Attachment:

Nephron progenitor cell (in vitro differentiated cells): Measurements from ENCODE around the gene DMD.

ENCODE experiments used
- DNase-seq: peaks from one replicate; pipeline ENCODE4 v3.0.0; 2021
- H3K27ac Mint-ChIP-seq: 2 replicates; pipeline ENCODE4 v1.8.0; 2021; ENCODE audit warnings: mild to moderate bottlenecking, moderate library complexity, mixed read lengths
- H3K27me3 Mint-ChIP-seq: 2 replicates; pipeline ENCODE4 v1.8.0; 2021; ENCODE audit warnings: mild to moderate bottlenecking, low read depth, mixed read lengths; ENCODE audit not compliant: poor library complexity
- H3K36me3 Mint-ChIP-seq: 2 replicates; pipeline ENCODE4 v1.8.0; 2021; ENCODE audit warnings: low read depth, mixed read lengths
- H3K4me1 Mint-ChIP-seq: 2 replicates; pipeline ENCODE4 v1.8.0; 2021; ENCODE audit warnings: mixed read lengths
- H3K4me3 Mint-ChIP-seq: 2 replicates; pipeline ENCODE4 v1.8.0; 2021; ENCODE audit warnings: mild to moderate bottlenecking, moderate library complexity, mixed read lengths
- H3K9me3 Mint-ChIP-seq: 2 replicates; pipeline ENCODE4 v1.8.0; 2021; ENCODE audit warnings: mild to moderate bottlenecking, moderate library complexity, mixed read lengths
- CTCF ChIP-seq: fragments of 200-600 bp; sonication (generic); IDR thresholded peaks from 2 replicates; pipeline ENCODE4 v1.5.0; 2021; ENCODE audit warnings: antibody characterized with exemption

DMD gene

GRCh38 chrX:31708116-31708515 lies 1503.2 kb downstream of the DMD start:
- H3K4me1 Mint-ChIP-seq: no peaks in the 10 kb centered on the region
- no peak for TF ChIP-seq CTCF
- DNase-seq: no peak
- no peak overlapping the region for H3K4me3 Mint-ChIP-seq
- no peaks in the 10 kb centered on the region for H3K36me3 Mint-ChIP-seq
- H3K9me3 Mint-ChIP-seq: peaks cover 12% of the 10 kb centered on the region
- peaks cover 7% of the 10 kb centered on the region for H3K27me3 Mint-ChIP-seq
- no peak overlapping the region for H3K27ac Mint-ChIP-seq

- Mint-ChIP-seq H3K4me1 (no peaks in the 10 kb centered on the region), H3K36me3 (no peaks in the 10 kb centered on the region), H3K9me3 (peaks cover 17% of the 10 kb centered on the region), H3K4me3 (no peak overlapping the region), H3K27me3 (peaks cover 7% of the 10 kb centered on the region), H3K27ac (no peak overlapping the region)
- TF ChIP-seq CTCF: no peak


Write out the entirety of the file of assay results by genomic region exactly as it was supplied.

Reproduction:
Nephron progenitor cell (in vitro differentiated cells): Measurements from ENCODE around the gene DMD.

ENCODE experiments used
- DNase-seq: peaks from one replicate; pipeline ENCODE4 v3.0.0; 2021
- H3K27ac Mint-ChIP-seq: 2 replicates; pipeline ENCODE4 v1.8.0; 2021; ENCODE audit warnings: mild to moderate bottlenecking, moderate library complexity, mixed read lengths
- H3K27me3 Mint-ChIP-seq: 2 replicates; pipeline ENCODE4 v1.8.0; 2021; ENCODE audit warnings: mild to moderate bottlenecking, low read depth, mixed read lengths; ENCODE audit not compliant: poor library complexity
- H3K36me3 Mint-ChIP-seq: 2 replicates; pipeline ENCODE4 v1.8.0; 2021; ENCODE audit warnings: low read depth, mixed read lengths
- H3K4me1 Mint-ChIP-seq: 2 replicates; pipeline ENCODE4 v1.8.0; 2021; ENCODE audit warnings: mixed read lengths
- H3K4me3 Mint-ChIP-seq: 2 replicates; pipeline ENCODE4 v1.8.0; 2021; ENCODE audit warnings: mild to moderate bottlenecking, moderate library complexity, mixed read lengths
- H3K9me3 Mint-ChIP-seq: 2 replicates; pipeline ENCODE4 v1.8.0; 2021; ENCODE audit warnings: mild to moderate bottlenecking, moderate library complexity, mixed read lengths
- CTCF ChIP-seq: fragments of 200-600 bp; sonication (generic); IDR thresholded peaks from 2 replicates; pipeline ENCODE4 v1.5.0; 2021; ENCODE audit warnings: antibody characterized with exemption

DMD gene

GRCh38 chrX:31708116-31708515 lies 1503.2 kb downstream of the DMD start:
- H3K4me1 Mint-ChIP-seq: no peaks in the 10 kb centered on the region
- no peak for TF ChIP-seq CTCF
- DNase-seq: no peak
- no peak overlapping the region for H3K4me3 Mint-ChIP-seq
- no peaks in the 10 kb centered on the region for H3K36me3 Mint-ChIP-seq
- H3K9me3 Mint-ChIP-seq: peaks cover 12% of the 10 kb centered on the region
- peaks cover 7% of the 10 kb centered on the region for H3K27me3 Mint-ChIP-seq
- no peak overlapping the region for H3K27ac Mint-ChIP-seq

- Mint-ChIP-seq H3K4me1 (no peaks in the 10 kb centered on the region), H3K36me3 (no peaks in the 10 kb centered on the region), H3K9me3 (peaks cover 17% of the 10 kb centered on the region), H3K4me3 (no peak overlapping the region), H3K27me3 (peaks cover 7% of the 10 kb centered on the region), H3K27ac (no peak overlapping the region)
- TF ChIP-seq CTCF: no peak